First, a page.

How much money should be in the reserve fund?
Each condo corporation will have a different amount in its reserve fund. The corporation determines how much money it should have in its reserve fund by completing a reserve fund study. The reserve fund study is prepared for use by the condo board, owners and buyers. It is not reviewed by the government.

How is the reserve fund funded?
Corporations may meet their funding requirements by:
• Increasing condo contributions (permanently or for a set period).
• Levying special assessments (immediately or in the future).
• Borrowing money.
• Using any combination of the above requirements.

This gives the corporation maximum flexibility as to how and when to deal with repair and replacement costs, while at the same time enabling it to deal with any potential surprises and undue hardship for owners.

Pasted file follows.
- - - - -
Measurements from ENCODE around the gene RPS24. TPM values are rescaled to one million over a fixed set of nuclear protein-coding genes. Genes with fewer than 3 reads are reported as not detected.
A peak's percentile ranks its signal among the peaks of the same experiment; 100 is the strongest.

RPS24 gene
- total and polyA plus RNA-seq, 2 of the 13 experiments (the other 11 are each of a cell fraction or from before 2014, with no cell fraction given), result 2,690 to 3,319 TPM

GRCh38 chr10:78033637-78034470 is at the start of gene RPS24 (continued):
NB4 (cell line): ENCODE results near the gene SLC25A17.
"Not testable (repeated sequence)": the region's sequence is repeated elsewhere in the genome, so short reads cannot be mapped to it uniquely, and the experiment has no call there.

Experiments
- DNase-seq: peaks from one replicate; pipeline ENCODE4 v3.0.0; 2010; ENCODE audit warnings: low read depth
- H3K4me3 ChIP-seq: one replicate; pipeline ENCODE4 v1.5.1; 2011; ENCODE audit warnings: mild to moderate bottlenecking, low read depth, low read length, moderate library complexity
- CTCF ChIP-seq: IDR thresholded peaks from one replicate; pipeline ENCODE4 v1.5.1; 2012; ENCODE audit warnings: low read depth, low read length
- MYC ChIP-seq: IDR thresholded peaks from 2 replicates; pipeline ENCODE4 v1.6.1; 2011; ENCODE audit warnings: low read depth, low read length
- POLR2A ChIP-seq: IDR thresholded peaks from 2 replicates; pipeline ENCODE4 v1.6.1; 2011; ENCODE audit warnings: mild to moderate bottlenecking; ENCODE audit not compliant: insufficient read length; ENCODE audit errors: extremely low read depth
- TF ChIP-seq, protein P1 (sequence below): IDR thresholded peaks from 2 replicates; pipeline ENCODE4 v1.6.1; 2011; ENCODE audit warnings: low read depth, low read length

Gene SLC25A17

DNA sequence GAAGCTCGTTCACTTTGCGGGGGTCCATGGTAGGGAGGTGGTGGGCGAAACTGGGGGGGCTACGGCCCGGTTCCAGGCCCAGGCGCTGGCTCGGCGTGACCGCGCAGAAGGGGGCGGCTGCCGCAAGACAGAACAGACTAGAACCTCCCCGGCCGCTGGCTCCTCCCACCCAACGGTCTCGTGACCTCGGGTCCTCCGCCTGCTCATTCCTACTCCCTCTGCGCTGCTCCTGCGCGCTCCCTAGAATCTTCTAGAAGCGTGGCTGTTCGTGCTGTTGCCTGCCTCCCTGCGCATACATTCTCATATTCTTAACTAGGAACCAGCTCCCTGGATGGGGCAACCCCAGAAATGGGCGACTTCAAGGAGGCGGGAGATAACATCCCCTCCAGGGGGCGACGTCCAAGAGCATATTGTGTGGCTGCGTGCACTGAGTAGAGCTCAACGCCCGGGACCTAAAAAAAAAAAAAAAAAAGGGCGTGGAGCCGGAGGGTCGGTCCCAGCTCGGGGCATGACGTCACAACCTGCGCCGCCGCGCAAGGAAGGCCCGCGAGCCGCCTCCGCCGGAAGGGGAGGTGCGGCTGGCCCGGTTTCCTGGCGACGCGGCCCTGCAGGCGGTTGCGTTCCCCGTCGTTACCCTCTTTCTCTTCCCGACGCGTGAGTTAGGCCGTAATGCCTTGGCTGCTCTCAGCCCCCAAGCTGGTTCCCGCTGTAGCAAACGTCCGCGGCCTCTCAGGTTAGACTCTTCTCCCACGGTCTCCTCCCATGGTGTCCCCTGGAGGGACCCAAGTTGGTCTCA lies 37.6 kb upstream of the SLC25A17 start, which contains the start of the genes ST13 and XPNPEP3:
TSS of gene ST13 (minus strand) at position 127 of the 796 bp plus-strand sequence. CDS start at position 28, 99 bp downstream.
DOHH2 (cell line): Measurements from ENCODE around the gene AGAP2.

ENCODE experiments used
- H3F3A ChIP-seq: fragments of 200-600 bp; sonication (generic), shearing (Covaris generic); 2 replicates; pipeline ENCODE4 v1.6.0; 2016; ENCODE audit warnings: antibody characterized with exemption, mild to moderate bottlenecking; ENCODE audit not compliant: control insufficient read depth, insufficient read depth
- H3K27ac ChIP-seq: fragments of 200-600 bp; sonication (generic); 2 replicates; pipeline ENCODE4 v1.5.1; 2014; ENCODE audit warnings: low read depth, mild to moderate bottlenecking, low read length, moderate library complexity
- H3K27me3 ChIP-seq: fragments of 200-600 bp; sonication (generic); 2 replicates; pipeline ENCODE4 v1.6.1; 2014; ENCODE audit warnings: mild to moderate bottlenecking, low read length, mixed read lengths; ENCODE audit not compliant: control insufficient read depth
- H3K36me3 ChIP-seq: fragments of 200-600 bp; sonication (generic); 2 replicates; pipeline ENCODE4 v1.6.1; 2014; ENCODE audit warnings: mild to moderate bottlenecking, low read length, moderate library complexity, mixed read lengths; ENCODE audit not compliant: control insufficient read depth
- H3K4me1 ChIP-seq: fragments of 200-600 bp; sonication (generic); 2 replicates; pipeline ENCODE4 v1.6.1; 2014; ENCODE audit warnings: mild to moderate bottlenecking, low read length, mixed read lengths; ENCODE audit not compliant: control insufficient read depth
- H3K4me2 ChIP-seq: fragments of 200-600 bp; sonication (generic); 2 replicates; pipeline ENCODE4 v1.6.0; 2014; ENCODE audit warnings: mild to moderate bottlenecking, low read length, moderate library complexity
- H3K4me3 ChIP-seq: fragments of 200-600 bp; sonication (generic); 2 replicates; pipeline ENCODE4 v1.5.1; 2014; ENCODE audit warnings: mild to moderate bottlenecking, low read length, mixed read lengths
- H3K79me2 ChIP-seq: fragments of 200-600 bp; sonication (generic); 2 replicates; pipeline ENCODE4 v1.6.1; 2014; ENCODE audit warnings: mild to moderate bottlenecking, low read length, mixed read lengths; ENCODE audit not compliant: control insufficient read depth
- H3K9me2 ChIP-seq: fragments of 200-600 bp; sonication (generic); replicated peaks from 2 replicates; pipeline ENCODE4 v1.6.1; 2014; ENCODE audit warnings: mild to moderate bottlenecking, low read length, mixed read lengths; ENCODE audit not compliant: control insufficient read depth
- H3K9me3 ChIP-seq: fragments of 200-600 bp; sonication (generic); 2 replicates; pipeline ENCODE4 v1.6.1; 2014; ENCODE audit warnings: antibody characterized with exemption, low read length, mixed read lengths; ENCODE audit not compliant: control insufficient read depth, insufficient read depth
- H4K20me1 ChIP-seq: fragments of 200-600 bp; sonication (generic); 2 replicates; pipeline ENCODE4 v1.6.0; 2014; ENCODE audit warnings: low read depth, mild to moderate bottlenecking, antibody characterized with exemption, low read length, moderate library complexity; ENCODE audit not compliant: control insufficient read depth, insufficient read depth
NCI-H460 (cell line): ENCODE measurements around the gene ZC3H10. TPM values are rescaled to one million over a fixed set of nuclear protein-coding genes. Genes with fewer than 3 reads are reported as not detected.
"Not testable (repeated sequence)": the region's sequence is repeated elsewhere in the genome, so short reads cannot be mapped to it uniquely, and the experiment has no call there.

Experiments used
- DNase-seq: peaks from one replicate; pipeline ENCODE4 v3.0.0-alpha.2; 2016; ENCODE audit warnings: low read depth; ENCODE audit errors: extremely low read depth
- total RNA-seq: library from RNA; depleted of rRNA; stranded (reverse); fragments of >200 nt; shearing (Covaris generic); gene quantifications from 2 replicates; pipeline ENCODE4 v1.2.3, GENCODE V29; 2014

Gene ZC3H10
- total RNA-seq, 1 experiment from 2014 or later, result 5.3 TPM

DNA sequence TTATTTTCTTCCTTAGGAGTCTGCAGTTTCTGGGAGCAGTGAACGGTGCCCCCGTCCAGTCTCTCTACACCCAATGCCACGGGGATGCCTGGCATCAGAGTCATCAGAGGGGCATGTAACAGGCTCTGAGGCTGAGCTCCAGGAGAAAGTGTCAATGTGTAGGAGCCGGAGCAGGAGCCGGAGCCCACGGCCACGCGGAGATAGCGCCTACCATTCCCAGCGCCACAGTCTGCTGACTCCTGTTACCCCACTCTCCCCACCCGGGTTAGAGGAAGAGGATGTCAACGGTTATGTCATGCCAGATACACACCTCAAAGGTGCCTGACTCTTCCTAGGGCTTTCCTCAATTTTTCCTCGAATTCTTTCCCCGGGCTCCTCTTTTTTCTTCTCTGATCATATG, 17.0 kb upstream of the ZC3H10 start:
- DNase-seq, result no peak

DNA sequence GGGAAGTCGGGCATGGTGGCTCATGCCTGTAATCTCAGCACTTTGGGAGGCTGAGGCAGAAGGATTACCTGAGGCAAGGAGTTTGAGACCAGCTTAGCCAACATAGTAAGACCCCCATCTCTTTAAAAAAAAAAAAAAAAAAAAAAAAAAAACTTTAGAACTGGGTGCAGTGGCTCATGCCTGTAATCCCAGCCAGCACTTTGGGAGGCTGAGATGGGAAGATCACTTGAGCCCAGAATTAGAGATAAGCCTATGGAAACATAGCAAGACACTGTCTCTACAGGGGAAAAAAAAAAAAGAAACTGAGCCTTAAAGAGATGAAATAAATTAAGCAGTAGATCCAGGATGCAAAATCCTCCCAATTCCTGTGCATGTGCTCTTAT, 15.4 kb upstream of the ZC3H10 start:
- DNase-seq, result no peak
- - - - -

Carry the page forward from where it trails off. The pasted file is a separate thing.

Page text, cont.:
For example, if the corporation does not have enough money in the reserve fund to cover significant repairs or incurs other large unexpected expenses, the board may require each condominium owner to pay a special assessment to cover the costs.

Reserve Fund Study
The Reserve Fund Study is a requirement of the Condominium Property Act and examines whether there is sufficient money set aside to repair and replace the common property and any real or personal property owned by the condo corporation, where the repair or replacement does not occur annually. A qualified person must, complete the reserve fund study and prepare a report for the common property and other property owned by the corporation to:
• identify what property may need to be repaired or replaced within the next 25 years (create an inventory).